1. Of California’s 25.3 million eligible voters, 20.7 million, or 82 percent are registered as of February 18. This is this highest rate of registration heading into a California presidential primary in the past 68 years, according to California’s Secretary of State Alex Padilla. California’s Presidential Primary, which was held in June in 2012 and 2016, is taking place this year on March 3, Super Tuesday, in an effort to give California voters a greater say in deciding who the presidential candidates will be.
2. For the first time, Californians can register at any voting site and vote on Election Day. Under SB 72, enacted in 2019, Californians can conditionally register and cast a conditional ballot at polling places if they have never been registered. Another law enacted just last month, SB 207, allows Californians who are registered but have moved within their county or wish to update their party preference to complete and sign a short form and cast a regular ballot. These reforms help voters who need to change their party preference so they can vote for the Presidential candidate of their choice, but may result in long lines at some voting sites on Election Day.
3. Fifteen California counties, comprising about half of the state’s registered voters, are implementing a different model for voting this year. Called the Voter’s Choice Act (VCA), this 2016 law provides counties the option of replacing neighborhood polling places with county-wide vote centers that are fewer in number but open for more days, accessible to all voters countywide and provide enhanced voter services. VCA counties are also required to provide ballot drop boxes and to send every registered voter a vote-by-mail ballot, with the exception of Los Angeles, where the law permits the county to phase in 100 percent mail ballot delivery. The other VCA counties are Butte, Nevada, El Dorado, Sacramento, Amador, Calaveras, Tuolumne, Mariposa, Madera, Fresno, Napa, San Mateo, Santa Clara, and Orange. Learn more at Voterschoice.org.
4. Three out of four California voters have been issued vote-by-mail ballots. According to Political Data, Inc. 16 million mail ballots have been sent to registered voters. The increase is due in part to VCA implementation and also to the high rate of voters registered as permanent vote-by-mail voters throughout California. Voters who received mail ballots that do not include the presidential candidate of their choice can request a different ballot and update their party preference if needed at voting sites and county election offices.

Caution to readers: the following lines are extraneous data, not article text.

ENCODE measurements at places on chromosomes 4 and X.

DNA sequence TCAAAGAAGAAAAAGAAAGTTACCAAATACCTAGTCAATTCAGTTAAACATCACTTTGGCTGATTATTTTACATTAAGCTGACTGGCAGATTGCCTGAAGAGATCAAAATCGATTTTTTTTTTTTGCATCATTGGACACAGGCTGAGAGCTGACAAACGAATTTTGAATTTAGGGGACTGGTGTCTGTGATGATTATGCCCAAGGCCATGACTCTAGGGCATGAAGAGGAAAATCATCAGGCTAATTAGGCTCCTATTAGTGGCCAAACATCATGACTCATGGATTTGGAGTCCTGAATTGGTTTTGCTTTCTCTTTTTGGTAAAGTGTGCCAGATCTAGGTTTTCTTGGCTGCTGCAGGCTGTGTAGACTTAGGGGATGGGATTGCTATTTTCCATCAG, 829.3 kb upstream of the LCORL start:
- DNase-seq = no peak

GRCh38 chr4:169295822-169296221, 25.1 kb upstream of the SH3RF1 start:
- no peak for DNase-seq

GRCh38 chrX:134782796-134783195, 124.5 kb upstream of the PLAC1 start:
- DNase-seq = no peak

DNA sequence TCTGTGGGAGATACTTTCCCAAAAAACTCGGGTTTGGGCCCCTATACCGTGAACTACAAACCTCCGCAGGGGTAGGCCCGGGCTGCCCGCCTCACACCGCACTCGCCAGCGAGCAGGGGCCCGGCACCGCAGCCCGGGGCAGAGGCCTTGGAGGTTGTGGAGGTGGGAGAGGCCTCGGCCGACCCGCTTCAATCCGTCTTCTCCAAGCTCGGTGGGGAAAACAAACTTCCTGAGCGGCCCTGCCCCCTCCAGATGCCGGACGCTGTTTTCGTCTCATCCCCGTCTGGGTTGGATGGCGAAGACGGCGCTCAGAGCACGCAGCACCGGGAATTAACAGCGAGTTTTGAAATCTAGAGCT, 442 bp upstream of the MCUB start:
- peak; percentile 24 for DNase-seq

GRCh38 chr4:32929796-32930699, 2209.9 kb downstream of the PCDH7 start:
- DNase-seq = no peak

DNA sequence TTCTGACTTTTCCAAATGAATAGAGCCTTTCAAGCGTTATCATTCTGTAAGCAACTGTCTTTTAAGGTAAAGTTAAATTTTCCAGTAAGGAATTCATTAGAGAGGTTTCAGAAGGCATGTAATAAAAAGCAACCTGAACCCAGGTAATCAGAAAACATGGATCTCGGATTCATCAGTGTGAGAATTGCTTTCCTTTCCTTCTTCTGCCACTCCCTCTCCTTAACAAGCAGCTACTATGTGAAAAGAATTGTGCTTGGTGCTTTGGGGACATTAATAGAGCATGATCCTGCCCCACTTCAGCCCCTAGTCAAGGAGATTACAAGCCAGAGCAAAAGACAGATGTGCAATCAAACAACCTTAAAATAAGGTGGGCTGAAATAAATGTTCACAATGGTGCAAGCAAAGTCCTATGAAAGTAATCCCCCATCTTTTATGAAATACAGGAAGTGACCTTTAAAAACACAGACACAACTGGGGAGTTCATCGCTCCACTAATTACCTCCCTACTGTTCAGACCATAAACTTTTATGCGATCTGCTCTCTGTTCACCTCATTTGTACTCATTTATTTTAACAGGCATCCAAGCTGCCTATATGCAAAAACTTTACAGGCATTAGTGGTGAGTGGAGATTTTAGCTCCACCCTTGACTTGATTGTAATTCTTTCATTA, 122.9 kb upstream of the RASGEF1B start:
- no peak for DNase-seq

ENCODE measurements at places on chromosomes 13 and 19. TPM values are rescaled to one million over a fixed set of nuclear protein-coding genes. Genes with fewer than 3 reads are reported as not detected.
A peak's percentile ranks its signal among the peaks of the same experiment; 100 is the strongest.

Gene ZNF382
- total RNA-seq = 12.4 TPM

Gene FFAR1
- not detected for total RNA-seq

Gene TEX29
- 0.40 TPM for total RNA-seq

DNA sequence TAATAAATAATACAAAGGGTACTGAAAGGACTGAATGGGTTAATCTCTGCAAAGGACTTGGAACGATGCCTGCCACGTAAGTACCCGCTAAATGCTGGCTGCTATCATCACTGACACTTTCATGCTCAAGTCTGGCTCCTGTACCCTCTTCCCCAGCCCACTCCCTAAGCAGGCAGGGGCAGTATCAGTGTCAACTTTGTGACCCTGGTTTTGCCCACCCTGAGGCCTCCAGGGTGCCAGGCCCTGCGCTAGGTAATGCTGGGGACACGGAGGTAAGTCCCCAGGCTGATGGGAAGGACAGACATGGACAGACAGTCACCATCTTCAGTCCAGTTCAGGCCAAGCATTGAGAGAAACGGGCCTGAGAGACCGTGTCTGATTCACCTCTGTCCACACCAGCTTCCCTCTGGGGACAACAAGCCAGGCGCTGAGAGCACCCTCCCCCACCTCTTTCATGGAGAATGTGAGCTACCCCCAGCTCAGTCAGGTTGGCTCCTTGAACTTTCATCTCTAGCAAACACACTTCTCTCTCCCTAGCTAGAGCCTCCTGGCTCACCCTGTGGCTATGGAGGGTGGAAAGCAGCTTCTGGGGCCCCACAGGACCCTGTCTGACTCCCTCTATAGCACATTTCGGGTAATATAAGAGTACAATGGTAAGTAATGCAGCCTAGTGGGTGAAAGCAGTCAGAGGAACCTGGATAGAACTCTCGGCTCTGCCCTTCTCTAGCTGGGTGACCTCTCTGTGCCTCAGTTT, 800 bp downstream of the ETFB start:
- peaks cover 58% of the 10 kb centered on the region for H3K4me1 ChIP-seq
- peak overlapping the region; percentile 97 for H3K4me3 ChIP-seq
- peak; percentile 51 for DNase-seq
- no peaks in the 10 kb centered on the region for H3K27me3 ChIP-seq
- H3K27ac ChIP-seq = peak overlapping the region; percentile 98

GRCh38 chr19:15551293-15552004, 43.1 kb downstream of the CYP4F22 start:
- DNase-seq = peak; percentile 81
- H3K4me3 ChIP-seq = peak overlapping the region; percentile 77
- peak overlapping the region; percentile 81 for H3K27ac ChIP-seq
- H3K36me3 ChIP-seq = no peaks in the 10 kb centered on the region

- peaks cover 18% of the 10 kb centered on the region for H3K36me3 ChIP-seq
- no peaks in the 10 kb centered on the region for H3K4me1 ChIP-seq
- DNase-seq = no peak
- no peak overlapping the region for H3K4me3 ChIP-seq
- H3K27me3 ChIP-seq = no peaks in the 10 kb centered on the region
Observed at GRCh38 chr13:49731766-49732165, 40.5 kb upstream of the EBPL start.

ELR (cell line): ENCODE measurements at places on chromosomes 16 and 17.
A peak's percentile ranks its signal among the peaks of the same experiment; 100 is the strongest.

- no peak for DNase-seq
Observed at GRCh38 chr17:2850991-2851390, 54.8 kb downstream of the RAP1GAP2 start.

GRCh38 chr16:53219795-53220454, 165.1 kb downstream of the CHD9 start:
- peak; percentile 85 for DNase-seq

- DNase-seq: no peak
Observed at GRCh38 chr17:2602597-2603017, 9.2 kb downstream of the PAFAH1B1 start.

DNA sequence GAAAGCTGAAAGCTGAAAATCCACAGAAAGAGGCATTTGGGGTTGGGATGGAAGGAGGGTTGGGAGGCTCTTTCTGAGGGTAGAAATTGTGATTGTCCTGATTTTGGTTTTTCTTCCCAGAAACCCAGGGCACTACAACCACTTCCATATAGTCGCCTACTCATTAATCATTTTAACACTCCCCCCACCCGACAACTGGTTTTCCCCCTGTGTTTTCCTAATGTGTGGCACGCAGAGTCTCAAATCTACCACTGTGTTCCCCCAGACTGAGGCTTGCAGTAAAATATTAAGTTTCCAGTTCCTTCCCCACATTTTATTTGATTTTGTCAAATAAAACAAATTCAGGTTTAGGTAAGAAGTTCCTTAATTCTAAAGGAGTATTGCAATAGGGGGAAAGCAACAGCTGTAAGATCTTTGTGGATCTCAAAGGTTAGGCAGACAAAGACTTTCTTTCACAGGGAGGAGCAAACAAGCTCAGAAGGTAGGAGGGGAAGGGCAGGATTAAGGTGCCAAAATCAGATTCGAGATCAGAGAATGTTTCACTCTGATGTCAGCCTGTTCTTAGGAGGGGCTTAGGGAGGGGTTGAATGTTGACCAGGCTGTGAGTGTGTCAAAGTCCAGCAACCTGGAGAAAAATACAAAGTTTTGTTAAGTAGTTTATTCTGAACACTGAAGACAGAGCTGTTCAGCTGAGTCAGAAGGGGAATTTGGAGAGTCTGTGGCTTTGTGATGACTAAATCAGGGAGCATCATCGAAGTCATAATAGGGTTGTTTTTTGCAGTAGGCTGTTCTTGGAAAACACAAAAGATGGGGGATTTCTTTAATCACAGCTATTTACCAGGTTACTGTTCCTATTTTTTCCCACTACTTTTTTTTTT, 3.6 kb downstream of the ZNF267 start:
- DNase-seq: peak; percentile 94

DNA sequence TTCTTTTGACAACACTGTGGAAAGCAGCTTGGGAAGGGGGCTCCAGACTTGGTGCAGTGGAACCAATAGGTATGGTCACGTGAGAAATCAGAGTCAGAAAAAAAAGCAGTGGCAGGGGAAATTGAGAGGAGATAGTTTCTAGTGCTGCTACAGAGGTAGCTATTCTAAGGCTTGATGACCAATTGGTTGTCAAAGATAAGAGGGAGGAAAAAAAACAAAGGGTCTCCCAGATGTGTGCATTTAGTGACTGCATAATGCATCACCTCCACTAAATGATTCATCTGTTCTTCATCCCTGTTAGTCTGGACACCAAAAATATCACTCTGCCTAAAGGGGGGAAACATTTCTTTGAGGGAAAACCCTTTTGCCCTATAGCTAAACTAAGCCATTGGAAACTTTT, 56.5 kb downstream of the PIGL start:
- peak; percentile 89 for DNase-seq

5. On average, one out of every 100 vote-by-mail ballots cast is rejected. The top reasons for rejection are arriving too late, voters forgetting to sign their mail ballot envelope, or their signature not sufficiently matching their signature on file. California law now requires counties to contact voters with missing or mismatched signatures and request a valid signature be submitted so their ballots will be counted instead of rejected.
6. Voters do not have to return vote-by-mail ballots through the mail. California law requires ballots to be postmarked by Election Day and received within three days of the election in order to be counted. The law also requires counties to provide pre-paid postage ballot return envelopes. Voters who do not want to risk having their ballots rejected for arriving too late are encouraged to return them in person to any drop box or voting site.
7. Voters have access to online lookup tools to help them with the voting process. The Secretary of State, as well as numerous counties, offer online tools to help voters locate voting sites or check their party registration or vote-by-mail ballot status. A new ballot tracking service, “Where’s My Ballot?”, is available in 25 counties. Voters who sign up will be notified by email or text of their mail ballot delivery status.
8. Many counties are debuting new voting equipment this election. Most prominently, Los Angeles County is debuting Voting Systems for All People, or VSAP, a new ballot marking device voting system that was developed by the county. It was certified by the Secretary of State in January with numerous conditions, including a requirement that blank paper ballots be available at all 977 voting sites and that verbal instructions be given to voters to review the paper ballot issued by the ballot marking device to make sure it correctly reflects their choices before casting it.
9. Voters with questions or concerns should contact their county election office. Contact information and links to county lookup tools are available from CVF’s Directory of County Election Offices. In addition, the Secretary of State offers a hotline, 800-345-VOTE, and voter advocacy groups provide the Election Protection Hotline, 866-OUR-VOTE.
10. Voters and the media can find additional information online at www.calvoter.org. The California Voter Foundation has been providing nonpartisan information to California voters since 1994 and the nonprofit organization’s recently redesigned web site features essential voter resources, such as the California Online Voter Guide, Voter’s Edge from the League of Women Voters and Maplight, CVF's Voting FAQ, and the Directory of County Election Offices. Check out the 25-year anniversary video CVF created to learn more about its role advancing the internet as a tool for voter education.
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